River otters thriving again in Colorado, showing statewide conservation efforts can work | SummitDaily.com

River otters thriving again in Colorado, showing statewide conservation efforts can work

An American River Otter eats along the banks on the Ruby HorseThief stretch of the Colorado River west of Grand Junction on Sept. 15, 2015, near Fruita, Colorado.

Spunky, fish-chomping river otters who faced extinction in Colorado and other Western states are bouncing back — evidence that pollution control and wetland protection bring results.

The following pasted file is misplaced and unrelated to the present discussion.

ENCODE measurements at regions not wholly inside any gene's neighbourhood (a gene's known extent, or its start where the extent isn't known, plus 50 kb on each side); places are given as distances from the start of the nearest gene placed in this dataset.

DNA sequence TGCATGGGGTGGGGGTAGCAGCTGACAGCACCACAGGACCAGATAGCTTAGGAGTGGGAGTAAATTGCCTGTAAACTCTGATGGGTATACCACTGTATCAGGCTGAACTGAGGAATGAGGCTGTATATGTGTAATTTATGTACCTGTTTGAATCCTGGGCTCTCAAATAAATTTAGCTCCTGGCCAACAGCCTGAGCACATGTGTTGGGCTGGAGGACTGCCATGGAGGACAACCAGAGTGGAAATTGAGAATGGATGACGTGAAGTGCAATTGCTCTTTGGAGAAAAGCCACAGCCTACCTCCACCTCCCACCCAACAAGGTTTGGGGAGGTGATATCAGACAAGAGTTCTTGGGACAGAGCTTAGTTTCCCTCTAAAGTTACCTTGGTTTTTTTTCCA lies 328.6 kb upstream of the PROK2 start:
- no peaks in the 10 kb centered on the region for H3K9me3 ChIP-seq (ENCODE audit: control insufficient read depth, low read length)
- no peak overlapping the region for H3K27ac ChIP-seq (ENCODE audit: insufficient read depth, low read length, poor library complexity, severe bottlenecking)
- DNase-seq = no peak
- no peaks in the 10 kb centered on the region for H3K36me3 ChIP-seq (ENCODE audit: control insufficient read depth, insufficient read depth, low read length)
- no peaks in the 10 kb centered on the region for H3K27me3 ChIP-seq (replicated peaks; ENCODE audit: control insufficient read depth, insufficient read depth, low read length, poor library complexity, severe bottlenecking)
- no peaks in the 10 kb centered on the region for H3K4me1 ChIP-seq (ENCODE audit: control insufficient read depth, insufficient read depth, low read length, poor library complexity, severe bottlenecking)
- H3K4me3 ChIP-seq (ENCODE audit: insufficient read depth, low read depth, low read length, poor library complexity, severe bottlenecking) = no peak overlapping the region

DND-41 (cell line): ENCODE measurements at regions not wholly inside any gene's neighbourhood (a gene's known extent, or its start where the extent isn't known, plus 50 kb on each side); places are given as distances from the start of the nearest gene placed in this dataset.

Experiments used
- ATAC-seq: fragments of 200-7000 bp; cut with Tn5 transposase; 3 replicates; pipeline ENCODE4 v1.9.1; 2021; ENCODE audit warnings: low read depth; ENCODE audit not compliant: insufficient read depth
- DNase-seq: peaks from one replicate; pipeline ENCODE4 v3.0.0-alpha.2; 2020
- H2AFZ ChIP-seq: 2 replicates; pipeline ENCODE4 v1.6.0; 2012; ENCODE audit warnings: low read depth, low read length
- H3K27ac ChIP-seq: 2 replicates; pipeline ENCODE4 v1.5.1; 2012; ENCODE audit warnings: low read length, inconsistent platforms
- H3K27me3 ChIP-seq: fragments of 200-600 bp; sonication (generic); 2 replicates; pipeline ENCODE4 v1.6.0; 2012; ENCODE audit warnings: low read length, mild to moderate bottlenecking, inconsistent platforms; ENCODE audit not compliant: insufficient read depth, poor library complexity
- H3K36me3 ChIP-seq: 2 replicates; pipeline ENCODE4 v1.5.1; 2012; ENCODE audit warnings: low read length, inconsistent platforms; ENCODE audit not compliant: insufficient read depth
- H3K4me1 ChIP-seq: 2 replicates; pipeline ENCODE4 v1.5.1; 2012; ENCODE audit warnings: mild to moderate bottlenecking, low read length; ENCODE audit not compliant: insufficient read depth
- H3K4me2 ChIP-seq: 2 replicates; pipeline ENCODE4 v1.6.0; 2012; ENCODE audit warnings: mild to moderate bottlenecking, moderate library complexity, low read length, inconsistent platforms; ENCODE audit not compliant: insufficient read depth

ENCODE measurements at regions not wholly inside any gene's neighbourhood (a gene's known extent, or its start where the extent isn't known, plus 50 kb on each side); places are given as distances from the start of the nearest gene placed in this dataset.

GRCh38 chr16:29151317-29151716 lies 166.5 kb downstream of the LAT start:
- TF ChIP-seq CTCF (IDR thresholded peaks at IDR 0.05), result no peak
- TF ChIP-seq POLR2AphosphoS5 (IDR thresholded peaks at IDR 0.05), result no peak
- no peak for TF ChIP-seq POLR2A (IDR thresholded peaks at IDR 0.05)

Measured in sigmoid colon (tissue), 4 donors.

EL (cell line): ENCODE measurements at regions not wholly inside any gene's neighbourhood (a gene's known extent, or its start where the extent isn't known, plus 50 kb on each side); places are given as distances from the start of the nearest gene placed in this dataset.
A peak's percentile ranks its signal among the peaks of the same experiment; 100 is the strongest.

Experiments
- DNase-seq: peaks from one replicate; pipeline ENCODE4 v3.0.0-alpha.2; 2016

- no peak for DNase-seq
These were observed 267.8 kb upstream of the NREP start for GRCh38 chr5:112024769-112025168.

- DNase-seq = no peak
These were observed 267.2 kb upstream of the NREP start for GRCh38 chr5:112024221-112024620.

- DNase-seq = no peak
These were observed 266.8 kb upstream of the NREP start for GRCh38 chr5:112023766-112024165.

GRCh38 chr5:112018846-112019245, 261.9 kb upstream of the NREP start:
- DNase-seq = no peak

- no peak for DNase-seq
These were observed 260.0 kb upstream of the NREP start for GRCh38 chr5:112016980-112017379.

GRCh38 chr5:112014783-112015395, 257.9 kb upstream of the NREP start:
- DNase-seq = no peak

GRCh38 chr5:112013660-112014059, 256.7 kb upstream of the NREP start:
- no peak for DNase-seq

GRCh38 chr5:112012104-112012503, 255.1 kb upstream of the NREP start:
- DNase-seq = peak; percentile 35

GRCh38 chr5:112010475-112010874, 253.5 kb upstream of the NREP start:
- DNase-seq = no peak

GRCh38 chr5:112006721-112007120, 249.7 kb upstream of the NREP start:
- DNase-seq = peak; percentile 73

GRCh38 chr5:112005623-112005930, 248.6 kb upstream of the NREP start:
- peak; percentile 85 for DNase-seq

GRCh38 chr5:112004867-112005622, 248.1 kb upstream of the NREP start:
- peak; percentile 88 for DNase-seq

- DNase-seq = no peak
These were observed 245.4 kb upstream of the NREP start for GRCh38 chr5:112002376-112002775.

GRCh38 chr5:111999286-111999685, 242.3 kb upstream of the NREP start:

Colorado Parks and Wildlife biologists say that, after completing the reintroduction of about 120 young male and female otters 25 years ago, otters are multiplying with a statewide population now numbering in the hundreds.

The recovery here, mirrored in other states that reintroduced otters decades ago, stands out in the struggle for wildlife survival because biologists consider otters a "sentinel species" that is highly sensitive to pollution. It shows how a relatively modest state effort to keep an imperiled species off the federal endangered species list — the U.S. ecological equivalent of an emergency room — can lead to a comeback.

Read the full story on The Denver Post website, click here.